Black History Month is a way for us to celebrate our culture
It took me a long time, growing up in a predominantly white town, to discover how much I actually loved being black but I didn’t want to just be labeled as that. As a writer, I didn’t want to only be in one category. I wanted to be able to reach across cultural lines and appeal to all readers but still celebrate the things that made me who I am.
There was a lot of controversy in the news recently related to the statements made by Stacey Dash about how she thought the Oscars boycott was stupid and if black Americans really want to be a part of the mainstream culture they should do away with things like BET and Black History Month. I want people to realize these things aren’t about separating Black Americans, they are about celebrating their culture.
Does your family have any special celebrations at Christmas time? Do you have memories of older family members sharing stories of how those traditions started and the people who started them?
Are you a first generation citizen or even a second or third? Have you heard the stories about “the old country” or the journey your ancestors took to get to where they wanted to go, which ultimately lead you being to where you are today?
Now, what if someone told you that those activities, which didn’t disrespect another culture, shouldn’t be celebrated or remembered if you really wanted to fit in? How would that make you feel? If someone said, “You can’t have those carrots your great great grandmother use to give you because typically mainstream culture only likes celery." You might not get any or even be offered the chance to get some celery, but you still shouldn’t have those carrots — they're just focusing on how different you are.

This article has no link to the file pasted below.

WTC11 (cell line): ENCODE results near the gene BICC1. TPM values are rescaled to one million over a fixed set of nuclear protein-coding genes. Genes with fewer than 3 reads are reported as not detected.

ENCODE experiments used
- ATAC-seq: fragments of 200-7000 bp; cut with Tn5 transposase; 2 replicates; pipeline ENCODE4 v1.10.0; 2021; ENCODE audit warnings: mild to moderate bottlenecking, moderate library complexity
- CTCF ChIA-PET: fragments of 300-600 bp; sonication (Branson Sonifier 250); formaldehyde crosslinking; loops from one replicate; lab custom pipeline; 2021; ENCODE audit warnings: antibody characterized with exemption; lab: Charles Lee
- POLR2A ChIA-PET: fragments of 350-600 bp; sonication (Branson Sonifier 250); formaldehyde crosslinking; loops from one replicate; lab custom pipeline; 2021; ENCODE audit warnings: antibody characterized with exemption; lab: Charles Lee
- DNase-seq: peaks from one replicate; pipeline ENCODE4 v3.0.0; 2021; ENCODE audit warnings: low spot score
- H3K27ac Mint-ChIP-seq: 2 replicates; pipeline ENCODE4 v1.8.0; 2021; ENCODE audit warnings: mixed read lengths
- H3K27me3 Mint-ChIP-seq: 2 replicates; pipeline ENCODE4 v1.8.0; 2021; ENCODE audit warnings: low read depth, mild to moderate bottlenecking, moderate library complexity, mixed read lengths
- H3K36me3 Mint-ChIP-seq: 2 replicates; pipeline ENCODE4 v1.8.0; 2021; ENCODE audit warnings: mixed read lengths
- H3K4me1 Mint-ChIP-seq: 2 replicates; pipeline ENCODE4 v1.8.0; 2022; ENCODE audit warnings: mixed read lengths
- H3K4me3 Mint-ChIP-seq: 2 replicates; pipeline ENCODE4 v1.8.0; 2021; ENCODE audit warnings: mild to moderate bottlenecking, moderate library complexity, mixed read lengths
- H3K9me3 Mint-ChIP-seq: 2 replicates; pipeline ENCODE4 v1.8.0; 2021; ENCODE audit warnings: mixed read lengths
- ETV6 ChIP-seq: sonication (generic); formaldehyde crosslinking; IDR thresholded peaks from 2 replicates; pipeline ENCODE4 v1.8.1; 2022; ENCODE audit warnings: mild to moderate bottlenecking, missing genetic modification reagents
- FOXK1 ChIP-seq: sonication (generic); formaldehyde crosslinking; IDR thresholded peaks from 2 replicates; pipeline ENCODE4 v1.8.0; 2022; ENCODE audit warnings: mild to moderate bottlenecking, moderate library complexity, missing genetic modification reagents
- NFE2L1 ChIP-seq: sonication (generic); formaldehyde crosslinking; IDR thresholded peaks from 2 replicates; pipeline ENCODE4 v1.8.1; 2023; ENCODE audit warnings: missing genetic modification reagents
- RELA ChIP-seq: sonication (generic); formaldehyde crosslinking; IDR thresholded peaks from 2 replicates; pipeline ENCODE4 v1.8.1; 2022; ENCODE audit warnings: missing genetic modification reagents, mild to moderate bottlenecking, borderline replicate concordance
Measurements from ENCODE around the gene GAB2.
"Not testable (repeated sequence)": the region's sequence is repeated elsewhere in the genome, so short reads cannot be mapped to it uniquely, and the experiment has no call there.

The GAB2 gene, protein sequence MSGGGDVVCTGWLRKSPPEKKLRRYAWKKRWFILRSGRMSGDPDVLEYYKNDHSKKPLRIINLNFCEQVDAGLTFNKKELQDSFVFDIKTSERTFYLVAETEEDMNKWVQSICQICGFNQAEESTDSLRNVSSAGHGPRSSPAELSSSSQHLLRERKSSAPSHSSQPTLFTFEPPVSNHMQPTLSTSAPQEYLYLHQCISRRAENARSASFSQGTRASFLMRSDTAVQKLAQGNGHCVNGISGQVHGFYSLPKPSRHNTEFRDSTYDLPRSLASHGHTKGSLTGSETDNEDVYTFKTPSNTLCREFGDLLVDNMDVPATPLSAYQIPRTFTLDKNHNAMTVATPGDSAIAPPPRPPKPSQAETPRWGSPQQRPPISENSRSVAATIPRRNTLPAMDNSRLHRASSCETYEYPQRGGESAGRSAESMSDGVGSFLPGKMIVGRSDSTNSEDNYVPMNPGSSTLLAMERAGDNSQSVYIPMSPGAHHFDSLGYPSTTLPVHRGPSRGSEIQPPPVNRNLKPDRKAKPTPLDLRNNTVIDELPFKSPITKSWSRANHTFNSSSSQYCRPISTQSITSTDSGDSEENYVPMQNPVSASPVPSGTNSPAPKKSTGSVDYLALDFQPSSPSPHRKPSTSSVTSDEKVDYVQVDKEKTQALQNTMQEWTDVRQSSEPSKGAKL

Would you learn these stories in a traditional school? Would it be a part of the curriculum, that your great Uncle Isaac was the first Hispanic man to be the president of his company? Probably not.
Black History Month is the chance for African Americans to step back and share the story of their past — a story that is otherwise largely neglected. It's a chance to not just share the slavery aspect of our story, but the stories of the inventors, the activists and the game changers.
Contrary to what the Donald Trumps and Stacey Dashes of the world think, wanting to be able to celebrate what makes us who we are without being persecuted or limited by it, isn't the same as wanting to "have it both ways."
People don't want segregation and integration. We want integration and acknowledgement.
It’s not as if black Americans are getting the month off from work or requesting restoration payment in February; we just want our stories heard.
Networks like BET and the NAACP Image Awards weren't created because we want to be treated special. They were created to provide a platform for people of color who didn't otherwise have a platform to perform or a stage on which to be recognized for their work. It is the same reason there are networks like Lifetime, or CMT or Disney Channel, because people like to feel connected, listened to and acknowledged.
You see it across culture and gender lines, with Cosmopolitan for Latina, Women's History Month, Deaf Awareness Month, Lebanese Heritage Festivals, Hispanic Heritage Month and the list goes on and on.
People have a biological desire to feel connected, and these events and organizations give them that.
Disregarding these cultural events isn’t going to automatically turn the world into one PR-perfect multicultural magazine ad. Taking away cultural celebrations isn’t going to make the mainstream acknowledge different cultures' history or work.
America is often referred to as the world’s melting pot, so in this stew of American humanity every flavor has a right to be savored and celebrated — celery and carrots.